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CancerLynx - we prowl the net
February 26, 2007

Antioxidants and Chemoradiotherapy
Ernest H. Rosenbaum, MD

Dietary supplements and antioxidants during and post-therapy are commonly used by cancer patients. There is evidence that antioxidants can reduce the effectiveness of cytotoxic therapy and radiation therapy. It is currently advised that during chemoradiotherapy, the use of antioxidants be avoided.

One of the rationales for the use of supplements and antioxidants is to reduce the toxicity of therapy. It is estimated that over 50% of cancer patients use supplements, vitamins, and antioxidants. Radiation therapy and some chemotherapy agents produce free radicals, which can be bound to vitamin C, E, and antioxidants, thus preventing the oxidative action that can damage cancer cells.

It is known that vitamin C and some antioxidants protect cancer cells from radiation and chemotherapy. Thus, the effectiveness of treatment is reduced, as well as possibly the toxicities. Oncologists, in general, feel the use of these substances is contraindicated.

There is also evidence that the use of carotenoids, beta-carotene, and vitamin A may promote the growth and occurrence of lung cancer rather than preventing lung cancer.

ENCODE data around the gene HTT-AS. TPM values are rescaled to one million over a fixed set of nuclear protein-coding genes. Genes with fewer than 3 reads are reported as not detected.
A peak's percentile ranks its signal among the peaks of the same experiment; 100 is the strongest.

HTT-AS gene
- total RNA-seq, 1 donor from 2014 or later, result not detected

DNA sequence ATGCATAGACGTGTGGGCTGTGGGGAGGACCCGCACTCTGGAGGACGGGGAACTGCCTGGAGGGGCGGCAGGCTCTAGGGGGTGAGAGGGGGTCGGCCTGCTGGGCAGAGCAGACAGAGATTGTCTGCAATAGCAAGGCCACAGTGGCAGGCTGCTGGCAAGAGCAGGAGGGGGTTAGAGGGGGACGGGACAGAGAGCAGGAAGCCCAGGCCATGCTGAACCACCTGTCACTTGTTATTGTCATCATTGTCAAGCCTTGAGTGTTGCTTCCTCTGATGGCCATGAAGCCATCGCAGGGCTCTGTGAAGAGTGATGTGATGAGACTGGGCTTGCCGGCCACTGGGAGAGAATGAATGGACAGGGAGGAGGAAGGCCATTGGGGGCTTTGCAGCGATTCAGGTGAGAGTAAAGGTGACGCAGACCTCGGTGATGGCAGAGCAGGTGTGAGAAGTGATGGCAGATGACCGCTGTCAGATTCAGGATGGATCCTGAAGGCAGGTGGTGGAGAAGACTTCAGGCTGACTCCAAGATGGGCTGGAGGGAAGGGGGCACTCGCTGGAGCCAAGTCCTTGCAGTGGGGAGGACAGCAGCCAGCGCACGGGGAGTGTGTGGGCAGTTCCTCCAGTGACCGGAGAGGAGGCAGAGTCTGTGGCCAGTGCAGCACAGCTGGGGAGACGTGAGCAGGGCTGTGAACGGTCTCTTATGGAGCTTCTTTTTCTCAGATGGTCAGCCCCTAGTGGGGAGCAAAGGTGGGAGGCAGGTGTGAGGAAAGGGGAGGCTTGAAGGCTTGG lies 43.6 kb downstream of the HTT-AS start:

Clinical evidence suggests that the antioxidants may reduce the effectiveness of chemotherapy a few percentage points, which could relate to a large number of potential deaths because of the reduction in therapeutic activity.

In 1974, Cameron and Campbell showed the possibility that vitamin C could be useful in cancer therapy. Pauling and Cameron subsequently published survival benefits from vitamin C. (Cameron and Pauling, "Supplemental Escorbate in the Supportive Treatment of Cancer and Prolongation of Survival Times in Terminal Human Cancers." (Proceeding in the National Academy of Science, 1976: 73: 3685-3689.)

Two subsequent randomized, double-blind trials failed to confirm their claims and showed no objective improvement in survival or disease progression. Other studies in breast and other cancers with combination vitamins, minerals and antioxidants failed to show a difference when compared to placebo-treated patients. 

The two trials, Alpha-tocopherol, beta-carotene cancer prevention study and the beta-carotene retinol! efficacy trial (CARETs), demonstrated increased risk for developing lung cancer in high-risk cohorts receiving beta-carotene supplementation. Other studies evaluating 400 IU of daily vitamin E versus a placebo had no significant effects on mortality in studies of prostate, lung, oral, colorectal, breast and melanoma. Those on vitamin E were more likely to also develop heart failure. This was also shown in the head and neck trial.

Thus, in conclusion, noting the principle of medicine primunmon nocere (do no harm) reflects the role of antioxidants with chemoradiotherapy and its harm. Patients should be advised accordingly.

Reprinted by permission

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